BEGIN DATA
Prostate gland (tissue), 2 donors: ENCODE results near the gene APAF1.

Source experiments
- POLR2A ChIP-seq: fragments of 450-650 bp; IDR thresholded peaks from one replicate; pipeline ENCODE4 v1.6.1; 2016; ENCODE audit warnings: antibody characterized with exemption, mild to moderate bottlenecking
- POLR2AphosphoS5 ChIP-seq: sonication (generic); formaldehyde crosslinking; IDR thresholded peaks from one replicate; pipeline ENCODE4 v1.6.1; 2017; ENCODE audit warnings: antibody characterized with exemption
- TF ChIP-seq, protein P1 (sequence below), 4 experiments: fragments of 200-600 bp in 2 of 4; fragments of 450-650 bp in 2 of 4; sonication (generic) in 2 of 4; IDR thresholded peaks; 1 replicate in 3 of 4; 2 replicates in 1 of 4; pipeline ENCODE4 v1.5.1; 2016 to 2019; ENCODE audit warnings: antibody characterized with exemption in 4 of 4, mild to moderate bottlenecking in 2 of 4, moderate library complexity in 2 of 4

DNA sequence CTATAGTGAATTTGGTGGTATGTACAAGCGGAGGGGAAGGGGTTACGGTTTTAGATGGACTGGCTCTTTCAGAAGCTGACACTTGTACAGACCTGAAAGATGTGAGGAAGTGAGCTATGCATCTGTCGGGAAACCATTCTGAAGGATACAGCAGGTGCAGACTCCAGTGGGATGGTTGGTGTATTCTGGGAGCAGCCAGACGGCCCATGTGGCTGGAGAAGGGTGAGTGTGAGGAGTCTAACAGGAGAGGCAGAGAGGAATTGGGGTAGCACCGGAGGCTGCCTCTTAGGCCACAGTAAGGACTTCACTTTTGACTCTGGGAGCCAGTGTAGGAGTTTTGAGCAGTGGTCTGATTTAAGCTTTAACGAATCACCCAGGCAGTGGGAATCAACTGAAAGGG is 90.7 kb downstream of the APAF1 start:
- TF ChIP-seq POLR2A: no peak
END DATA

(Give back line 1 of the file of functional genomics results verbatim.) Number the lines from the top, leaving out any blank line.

Prostate gland (tissue), 2 donors: ENCODE results near the gene APAF1.